Dr. Craig's Inner Witness of the Holy Spirit.

Let me add to what Michael Martin wrote on “Craig’s Holy Spirit Epistemology,” Here.

Dr. William Lane Craig argues that Christians should start with faith in the Christian God. Why? “We know Christianity to be true by the self authenticating witness of God’s Holy Spirit.” What does he mean by that? “I mean that the witness, or testimony, of the Holy Spirit is its own proof; it is unmistakable; it does not need other proofs to back it up; it is self-evident and attests to its own truth.” Hitchhiking on the philosophical work of Alvin Plantinga’s defense of the a properly basic belief in God, and citing the Bible (Gal. 3:26; 4:6; Rom. 8:15-16; I John 2:20, 26-27; 3:24; 5:7-10), Craig writes: “I would agree that belief in the God of the Bible is a properly basic belief, and emphasize that it is the ministry of the Holy Spirit that supplies the circumstance for its proper basically. And because this belief is from God, it is not merely rational, but definitely true.” [Apologetics, (pp. 18-22)].

Does Dr. Craig mean to say that he cannot be wrong? I think so. He knows Christianity is true. With this understanding he has insulated himself from any and all objections to the contrary. Dr. Craig knows he’s right because he knows he’s right, and that’s the end of the matter. Since he knows he’s right, Christianity is true.

But consider first the content to this inner self-authenticating witness. Does his inner witness of the Holy Spirit lead him to believe that all of the traditional Christian doctrines are true, as he understands them? Does this entail he has the correct understanding of things like God’s foreknowledge, predestination, eschatology, and Calvinism? Are his specific views on the Deity of Christ, baptism, the atonement, the bodily resurrection of Jesus from the grave, and his second coming all the correct ones? What is the particular content of this self-authentication from the Spirit? There must be some content to the witness of the Spirit that gives him assurance he’s right, and where does he learn this content? At what point does it stop and he’s left on his own to work things out from reading the Bible? Furthermore, does this inner witness tell him that his views on the self-authenticating testimony of the Holy Spirit are true?

So what is the actual content of this God experience? Where did this content come from, and how coherent is this content? That’s what I want to know, and I believe Craig will have no real satisfying answer to these questions, at least not to third person outsiders like myself.

And what about the coherence of the inner witness of the Holy Spirit of the things he has led Bill Craig to believe? An eternally uncreated Triune being (3 in 1?) who has always existed as he is (with no growth, for he was always perfect), with all power (but doesn't use it like we would if we saw a burning child), all knowledge (since he never learned anything), and who is present everywhere (a non-embodied being?) is just is too complex of an entity to believe in. And in the New Testament (which surely forms the content of this witness, and not the witness of the Spirit itself) we find an Incarnate Son of God who atoned for our sins (even though no one has yet made any reasonable sense of either an incarnate God or how his death atoned for our sins). Those who disbelieve go to hell (however conceived), making the problem of evil for a good omnipotent God impossible to solve (even though without a belief in hell it's insoluble anyway).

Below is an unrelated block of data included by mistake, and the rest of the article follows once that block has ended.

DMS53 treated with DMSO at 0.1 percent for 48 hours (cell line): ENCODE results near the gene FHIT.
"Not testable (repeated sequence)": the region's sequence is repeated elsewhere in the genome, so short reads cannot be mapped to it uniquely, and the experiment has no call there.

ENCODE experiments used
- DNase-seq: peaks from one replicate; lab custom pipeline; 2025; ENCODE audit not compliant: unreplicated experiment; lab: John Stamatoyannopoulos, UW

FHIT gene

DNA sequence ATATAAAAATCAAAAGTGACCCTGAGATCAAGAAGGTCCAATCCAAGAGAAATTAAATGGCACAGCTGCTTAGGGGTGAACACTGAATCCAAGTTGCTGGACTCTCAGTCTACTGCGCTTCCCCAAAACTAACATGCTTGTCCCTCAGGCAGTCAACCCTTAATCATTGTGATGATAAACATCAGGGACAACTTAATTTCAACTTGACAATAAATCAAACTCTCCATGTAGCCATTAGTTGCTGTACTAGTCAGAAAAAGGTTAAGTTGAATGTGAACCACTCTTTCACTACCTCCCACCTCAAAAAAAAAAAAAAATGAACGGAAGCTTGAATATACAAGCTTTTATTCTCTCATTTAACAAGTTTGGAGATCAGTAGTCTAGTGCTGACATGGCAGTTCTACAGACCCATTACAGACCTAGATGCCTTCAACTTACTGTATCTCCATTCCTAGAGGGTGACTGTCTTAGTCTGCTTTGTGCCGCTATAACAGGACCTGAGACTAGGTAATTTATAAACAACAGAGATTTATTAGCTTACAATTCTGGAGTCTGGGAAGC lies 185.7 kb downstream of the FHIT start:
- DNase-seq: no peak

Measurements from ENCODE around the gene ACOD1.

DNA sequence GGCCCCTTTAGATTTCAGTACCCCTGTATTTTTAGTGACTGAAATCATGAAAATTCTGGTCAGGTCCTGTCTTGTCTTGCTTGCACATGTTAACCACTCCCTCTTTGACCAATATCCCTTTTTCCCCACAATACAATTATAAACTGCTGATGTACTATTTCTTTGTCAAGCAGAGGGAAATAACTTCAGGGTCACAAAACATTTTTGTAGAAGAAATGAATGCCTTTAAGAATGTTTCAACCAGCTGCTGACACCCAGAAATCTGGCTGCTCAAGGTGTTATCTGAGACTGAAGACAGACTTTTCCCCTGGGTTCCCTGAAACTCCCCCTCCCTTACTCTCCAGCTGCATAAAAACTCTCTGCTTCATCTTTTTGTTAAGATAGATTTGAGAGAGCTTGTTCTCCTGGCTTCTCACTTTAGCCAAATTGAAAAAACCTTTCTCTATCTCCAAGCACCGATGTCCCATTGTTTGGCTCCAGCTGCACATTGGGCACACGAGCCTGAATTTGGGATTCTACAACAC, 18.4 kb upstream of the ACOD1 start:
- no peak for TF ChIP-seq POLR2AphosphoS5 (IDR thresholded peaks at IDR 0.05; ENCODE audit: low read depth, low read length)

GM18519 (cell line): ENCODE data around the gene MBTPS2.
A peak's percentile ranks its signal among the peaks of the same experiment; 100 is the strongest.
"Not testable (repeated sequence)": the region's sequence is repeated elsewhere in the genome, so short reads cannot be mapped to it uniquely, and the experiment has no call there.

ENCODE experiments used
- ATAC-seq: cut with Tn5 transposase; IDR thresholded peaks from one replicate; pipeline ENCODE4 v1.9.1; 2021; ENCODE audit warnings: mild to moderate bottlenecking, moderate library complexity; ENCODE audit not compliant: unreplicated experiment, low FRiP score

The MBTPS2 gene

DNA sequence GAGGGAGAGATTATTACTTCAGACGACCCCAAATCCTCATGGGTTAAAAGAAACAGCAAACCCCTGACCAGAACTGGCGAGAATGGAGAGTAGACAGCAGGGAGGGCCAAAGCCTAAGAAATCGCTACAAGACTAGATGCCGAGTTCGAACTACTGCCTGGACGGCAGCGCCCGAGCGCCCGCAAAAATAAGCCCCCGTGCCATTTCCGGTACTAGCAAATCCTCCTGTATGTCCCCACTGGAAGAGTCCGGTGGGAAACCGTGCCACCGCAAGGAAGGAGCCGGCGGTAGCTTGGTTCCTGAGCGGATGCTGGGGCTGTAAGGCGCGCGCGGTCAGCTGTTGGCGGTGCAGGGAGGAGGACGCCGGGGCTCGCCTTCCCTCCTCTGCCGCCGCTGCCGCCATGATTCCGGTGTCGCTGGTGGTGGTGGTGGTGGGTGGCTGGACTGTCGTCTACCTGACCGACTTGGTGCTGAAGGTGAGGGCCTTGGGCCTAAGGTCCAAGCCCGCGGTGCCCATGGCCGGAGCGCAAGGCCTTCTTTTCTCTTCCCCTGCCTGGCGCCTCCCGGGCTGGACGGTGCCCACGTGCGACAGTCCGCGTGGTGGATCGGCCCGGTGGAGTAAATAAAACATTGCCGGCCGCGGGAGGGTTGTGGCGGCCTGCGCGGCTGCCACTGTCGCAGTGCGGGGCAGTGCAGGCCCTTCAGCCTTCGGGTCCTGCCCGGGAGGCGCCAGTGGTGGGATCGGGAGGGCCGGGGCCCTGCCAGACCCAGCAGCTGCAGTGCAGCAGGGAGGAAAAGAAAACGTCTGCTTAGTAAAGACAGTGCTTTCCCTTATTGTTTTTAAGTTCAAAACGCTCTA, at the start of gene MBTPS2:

13 comments:

Frank Walton said...

I think the problem with your assessment here is that you totally overlooked Plantinga's Proper Basic Belief. Though you addressed it you haven't really begun to refute it. Atheist Mark Smith made the same mistake except that he didn't even mention Plantinga.

John W. Loftus said...

Frank, your site belittles your opponents, but I thought I'd see what you might say about mine.

As far as Dr. Craig knowing he's innocent of a crime even though all of the evidence points to his guilt, it still is possible that he is guilty of the crime despite him "knowing" he's innocent. He could have done the crime but he now has a mental block making him feel innocent because he has no memory of doing the crime. Even with his own personal experience of "knowing" he's innocent, he should still look at the evidence. At some point he too may doubt his innocence, depending on the strength of the evidence against him.

And as far as the need to have some content to this personal experience of God, Muslims and Mormons all claim to have an experience of some Supernatural Being they describe differently than the Supernatural Being Craig describes. Muslims will describe a completely monotheistic God, while Mormons will describe an anthropomorphic God (if I understand them correctly).

None of these faiths are describing the same God. They either have 1) differing experiences, or 2) the experiences that they all have are one and the same, or 3) they are all deluded and do not have any of these experiences at all (my view).